raṁjiś  sahī
Let it be sorrow
00 :35
kis kis  batāēm̐gē
judāī  sabab ham
[all stanza x2]
To whom, of all people, will we explain
the cause of our separation?
[all stanza x2]
01 :02
 mujh  xafā hai
 zamānē
 liyē ā
You are displeased with me;
nevertheless, come,
for the sake of the world('s opinion)
01 :21
raṁjiś  sahī
dil  dukhānē
 liyē ā
raṁjiś  sahī
Let it be sorrow.
Come, to inflict
pain on my heart.
Let it be sorrow.
01 :38
ā, phir  mujhē chōṛ
 jānē  liyē
ā, raṁjiś  sahī
dil  dukhānē
 liyē
ā, raṁjiś  sahī
[all stanza x2]
Come, (if only)
to once again abandon me!
Come, let it be sorrow!
To inflict pain
on my very heart.
Come, Let it be sorrow.
[all stanza x2]
03 :07
pahlē  marāsim
na sahīh phir bhī kabhī  
[both lines x2]
rasm-ō-rah-ē-duniyā ,
nibhānē  liyē, ā
raṁjiś  sahī
dil  dukhānē
 liyē ā
raṁjiś  sahī
Admittedly, our relationship (is)
not right anymore, but …
[all stanza x2]
just for the
mundane appearances, come
Let it be sorrow,
Come to inflict
pain on my heart.
Let it be sorrow.
04 :35
mānā ki mōhbbat 
chupānā hai mōhbbat
[both lines x2]
cupkē , kisī rōz,
jatānē  liyē
ā, raṁjiś  sahī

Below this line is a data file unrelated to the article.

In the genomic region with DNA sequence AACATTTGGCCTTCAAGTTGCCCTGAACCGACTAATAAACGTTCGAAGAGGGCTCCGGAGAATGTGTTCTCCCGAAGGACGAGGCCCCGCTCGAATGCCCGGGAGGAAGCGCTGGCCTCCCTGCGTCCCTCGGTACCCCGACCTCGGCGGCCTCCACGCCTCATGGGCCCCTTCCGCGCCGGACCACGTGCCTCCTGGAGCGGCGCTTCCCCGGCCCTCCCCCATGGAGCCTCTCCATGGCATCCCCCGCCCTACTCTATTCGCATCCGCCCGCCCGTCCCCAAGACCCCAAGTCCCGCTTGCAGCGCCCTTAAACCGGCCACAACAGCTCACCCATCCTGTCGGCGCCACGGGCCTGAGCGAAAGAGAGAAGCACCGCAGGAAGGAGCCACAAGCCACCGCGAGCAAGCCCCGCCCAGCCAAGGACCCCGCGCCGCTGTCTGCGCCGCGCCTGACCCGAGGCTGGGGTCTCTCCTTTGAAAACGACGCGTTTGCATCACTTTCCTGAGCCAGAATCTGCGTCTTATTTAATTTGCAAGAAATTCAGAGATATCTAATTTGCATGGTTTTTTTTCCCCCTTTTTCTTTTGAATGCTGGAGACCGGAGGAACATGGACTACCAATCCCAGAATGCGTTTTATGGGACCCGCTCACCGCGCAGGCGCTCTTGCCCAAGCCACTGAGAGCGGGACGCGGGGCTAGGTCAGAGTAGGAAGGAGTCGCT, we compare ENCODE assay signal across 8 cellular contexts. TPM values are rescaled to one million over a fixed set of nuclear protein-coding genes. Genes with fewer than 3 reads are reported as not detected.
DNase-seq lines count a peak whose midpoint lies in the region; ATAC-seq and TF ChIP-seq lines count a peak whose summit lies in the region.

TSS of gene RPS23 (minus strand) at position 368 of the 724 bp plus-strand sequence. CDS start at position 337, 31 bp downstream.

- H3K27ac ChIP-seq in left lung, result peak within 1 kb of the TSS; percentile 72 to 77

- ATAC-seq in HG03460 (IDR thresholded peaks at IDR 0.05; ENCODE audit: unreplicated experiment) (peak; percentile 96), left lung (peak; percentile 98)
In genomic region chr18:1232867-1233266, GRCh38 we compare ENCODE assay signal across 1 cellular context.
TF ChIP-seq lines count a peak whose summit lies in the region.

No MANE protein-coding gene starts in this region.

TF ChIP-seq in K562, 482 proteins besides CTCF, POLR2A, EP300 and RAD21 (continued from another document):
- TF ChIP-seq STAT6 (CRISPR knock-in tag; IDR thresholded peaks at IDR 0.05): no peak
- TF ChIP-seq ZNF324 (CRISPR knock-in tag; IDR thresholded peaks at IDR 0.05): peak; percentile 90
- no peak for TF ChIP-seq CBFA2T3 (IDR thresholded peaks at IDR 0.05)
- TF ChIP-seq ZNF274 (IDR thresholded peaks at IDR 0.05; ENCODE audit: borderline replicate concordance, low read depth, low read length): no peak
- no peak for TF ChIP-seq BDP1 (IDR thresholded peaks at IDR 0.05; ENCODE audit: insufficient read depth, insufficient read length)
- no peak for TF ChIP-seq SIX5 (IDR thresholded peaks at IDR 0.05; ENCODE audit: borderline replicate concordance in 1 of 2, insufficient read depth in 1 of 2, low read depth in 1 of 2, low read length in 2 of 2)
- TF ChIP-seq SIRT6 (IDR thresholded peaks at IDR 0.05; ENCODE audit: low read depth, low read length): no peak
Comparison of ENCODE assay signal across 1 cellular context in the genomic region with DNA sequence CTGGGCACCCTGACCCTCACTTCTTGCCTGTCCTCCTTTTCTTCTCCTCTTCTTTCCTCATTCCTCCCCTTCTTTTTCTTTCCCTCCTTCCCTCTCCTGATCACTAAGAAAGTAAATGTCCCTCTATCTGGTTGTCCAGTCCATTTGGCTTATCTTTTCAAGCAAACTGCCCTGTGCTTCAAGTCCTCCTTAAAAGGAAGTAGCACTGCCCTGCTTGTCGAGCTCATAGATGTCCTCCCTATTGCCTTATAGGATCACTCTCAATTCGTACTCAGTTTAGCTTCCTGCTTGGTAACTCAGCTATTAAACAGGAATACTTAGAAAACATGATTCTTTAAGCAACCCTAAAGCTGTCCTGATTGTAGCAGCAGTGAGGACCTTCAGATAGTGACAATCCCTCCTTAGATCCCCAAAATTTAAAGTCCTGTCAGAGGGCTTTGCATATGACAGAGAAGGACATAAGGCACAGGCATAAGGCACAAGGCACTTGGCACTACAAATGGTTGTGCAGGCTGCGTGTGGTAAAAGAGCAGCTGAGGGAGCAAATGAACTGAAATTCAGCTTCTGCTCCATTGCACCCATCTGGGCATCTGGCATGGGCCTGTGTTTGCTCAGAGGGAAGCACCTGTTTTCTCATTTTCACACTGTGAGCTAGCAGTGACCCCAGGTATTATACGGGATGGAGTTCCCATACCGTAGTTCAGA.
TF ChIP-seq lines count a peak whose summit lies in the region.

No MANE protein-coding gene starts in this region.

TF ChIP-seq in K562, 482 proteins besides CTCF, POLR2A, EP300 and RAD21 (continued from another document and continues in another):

ā, phir  mujhē chōṛ
 jānē  liyē
ā, raṁjiś  sahī
dil  dukhānē  liyē
ā, raṁjiś  sahī
Granted that, affection is
(implies) hiding the affection.
[both lines x2]
(But) stealthily, some day,
to make it known,
come, let it be sorrow!
Come, (if only)
to once again abandon me!
Come, let it be sorrow!
To inflict pain on my heart,
come, let it be sorrow!
Ranjish Hi Sahi (Urdu: رنجش ہی سہی, Hindi: रंजिश ही सही) "Let there be sorrow!" is a ghazal originally written by the celebrated Urdu poet Ahmed Faraz, and its music was composed by Nisar Bazmi.
Later, Indo-Pakistani singer Mehdi Hassan Khan, known as "The King of Ghazal", added a verse in his rendition "Maana ki Mohabbat ka". That verse is present in this song.

The poem, of incredible beauty, speaks about a person deeply in love, who doesn't resign himself to the end of a relationship. He asks his former lover to come to him, even for the sake of appearances, in order to keep any sort of contact.

The song in the video is skillfully rendered by Pakistani singer/songwriter Ali Sethi.
It contains arrangements to make the ghazal more suitable to modern taste, but it remains beautifully moving.